Early, Jubal Anderson, 1816–94, Confederate general, b. Franklin co., Va., grad. West Point, 1837. After fighting against the Seminole in Florida he resigned from the army (1838), studied law, and practiced at Rocky Mount, Va. He fought briefly in the Mexican War. Early voted against secession in the Virginia convention (Apr., 1861), but when war broke out he became a colonel of Virginia troops. Promoted to brigadier general at the first battle of Bull Run (July, 1861), he fought in all the campaigns (1862–64) of the Army of Northern Virginia. He was prominent at Salem Church (see Chancellorsville, battle of) and in the Gettysburg campaign (1863). In the Wilderness campaign (1864) he temporarily commanded A. P. Hill's corps, and when R. S. Ewell was forced to retire, Early assumed command of the 2d Corps. After Cold Harbor, Lee sent Early against Gen. David Hunter, who was threatening Lynchburg. Early drove Hunter westward and then marched down the Shenandoah valley, crossed the Potomac, and moved on Washington. He defeated Lew Wallace in the battle of Monocacy (July 9, 1864) and was before the capital on July 11. The arrival of troops from Grant's army compelled him to withdraw to Virginia, but later in the month he again crossed the Potomac. His cavalry raided far and wide and burned Chambersburg, Pa., when that town refused to pay a ransom. In Sept., 1864, P. H. Sheridan moved against Early and, defeating him at Winchester and Fisher's Hill, drove him up the valley. Early returned and surprised Sheridan's army at Cedar Creek (Oct. 19) but was finally defeated. On Mar. 2, 1865, his small force was overwhelmed by Gen. George Custer, of Sheridan's army, at Waynesboro. Lee, although still confident of Early's ability, was forced by public opinion to remove him. At the end of the war Early fled the country and did not return until 1869. He resumed the practice of law and was associated with Gen. P. G. T. Beauregard in the Louisiana lottery.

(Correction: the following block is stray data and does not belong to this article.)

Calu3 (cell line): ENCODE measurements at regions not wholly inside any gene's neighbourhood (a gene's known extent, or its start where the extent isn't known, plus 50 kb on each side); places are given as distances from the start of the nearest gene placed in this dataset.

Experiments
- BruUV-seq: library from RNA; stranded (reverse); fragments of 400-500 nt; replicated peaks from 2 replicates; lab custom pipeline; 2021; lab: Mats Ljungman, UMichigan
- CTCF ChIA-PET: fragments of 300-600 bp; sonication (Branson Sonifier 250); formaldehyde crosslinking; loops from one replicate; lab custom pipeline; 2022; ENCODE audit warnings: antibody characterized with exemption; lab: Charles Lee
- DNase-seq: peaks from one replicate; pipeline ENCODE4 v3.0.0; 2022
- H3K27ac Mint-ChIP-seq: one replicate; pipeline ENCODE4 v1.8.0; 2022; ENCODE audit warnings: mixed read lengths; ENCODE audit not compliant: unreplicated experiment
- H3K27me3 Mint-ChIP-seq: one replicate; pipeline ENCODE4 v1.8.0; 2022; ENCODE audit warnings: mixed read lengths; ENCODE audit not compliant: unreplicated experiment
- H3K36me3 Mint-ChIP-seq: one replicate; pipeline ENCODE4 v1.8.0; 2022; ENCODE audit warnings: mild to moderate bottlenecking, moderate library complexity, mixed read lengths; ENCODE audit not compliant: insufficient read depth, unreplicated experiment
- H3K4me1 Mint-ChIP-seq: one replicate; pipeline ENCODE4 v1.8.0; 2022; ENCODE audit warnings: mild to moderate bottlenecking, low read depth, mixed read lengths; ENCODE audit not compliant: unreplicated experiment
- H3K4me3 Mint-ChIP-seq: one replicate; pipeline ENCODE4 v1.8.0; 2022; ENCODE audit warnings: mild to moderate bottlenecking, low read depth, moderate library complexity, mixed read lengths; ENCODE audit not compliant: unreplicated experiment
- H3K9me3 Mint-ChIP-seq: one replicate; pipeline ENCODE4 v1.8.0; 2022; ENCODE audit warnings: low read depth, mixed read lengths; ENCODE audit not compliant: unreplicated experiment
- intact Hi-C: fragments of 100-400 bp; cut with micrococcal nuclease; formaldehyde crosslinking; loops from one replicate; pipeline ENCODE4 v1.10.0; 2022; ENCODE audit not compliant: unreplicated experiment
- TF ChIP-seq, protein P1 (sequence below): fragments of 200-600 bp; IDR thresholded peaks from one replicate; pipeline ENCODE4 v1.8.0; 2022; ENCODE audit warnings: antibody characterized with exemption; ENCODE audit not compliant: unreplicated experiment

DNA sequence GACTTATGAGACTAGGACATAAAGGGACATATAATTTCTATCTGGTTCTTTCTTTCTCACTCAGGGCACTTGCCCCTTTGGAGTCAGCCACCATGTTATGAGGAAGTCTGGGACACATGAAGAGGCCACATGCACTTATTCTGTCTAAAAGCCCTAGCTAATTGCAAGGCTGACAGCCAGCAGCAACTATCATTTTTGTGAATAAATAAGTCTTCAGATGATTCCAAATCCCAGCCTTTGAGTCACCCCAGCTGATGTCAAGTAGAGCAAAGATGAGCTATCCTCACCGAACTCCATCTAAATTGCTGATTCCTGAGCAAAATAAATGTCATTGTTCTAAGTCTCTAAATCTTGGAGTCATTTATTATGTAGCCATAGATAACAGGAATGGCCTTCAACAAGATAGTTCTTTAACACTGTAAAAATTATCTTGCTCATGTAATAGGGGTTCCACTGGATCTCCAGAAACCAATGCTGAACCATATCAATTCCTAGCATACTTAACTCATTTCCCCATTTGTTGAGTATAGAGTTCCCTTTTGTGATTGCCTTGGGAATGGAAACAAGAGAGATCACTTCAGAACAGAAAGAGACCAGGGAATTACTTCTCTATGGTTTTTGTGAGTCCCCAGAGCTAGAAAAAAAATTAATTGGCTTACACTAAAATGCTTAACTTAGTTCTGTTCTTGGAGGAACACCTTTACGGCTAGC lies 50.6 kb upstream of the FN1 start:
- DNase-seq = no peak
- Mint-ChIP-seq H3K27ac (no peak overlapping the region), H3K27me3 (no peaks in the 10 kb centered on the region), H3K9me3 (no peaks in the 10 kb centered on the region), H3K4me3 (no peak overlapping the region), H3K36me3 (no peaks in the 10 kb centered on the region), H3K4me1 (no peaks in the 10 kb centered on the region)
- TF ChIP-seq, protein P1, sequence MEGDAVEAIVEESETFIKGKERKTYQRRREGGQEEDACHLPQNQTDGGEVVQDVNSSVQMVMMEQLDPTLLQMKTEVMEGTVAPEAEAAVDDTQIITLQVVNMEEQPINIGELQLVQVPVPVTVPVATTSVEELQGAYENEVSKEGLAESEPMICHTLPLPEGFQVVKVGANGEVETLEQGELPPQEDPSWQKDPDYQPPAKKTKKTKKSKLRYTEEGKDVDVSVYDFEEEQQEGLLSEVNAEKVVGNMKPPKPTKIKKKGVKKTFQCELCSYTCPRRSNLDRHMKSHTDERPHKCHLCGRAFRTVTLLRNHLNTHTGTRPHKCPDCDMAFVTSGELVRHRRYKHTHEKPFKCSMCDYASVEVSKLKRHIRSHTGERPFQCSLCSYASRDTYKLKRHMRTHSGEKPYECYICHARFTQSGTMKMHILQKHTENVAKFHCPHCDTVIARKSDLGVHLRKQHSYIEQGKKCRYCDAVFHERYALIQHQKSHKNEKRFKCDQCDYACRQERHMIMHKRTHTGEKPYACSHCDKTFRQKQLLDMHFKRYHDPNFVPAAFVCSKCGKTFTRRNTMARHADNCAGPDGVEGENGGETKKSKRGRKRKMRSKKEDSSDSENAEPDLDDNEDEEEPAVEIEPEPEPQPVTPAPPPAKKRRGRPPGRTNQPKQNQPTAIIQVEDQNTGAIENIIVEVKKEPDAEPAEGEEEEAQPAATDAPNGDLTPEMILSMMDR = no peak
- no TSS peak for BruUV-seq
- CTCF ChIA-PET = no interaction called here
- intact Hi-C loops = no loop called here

See his memoirs (1912; new ed. by F. E. Vandiver, 1960); biography by M. K. Bushong (1955); studies by F. E. Vandiver (1960) and E. J. Stackpole (1961).
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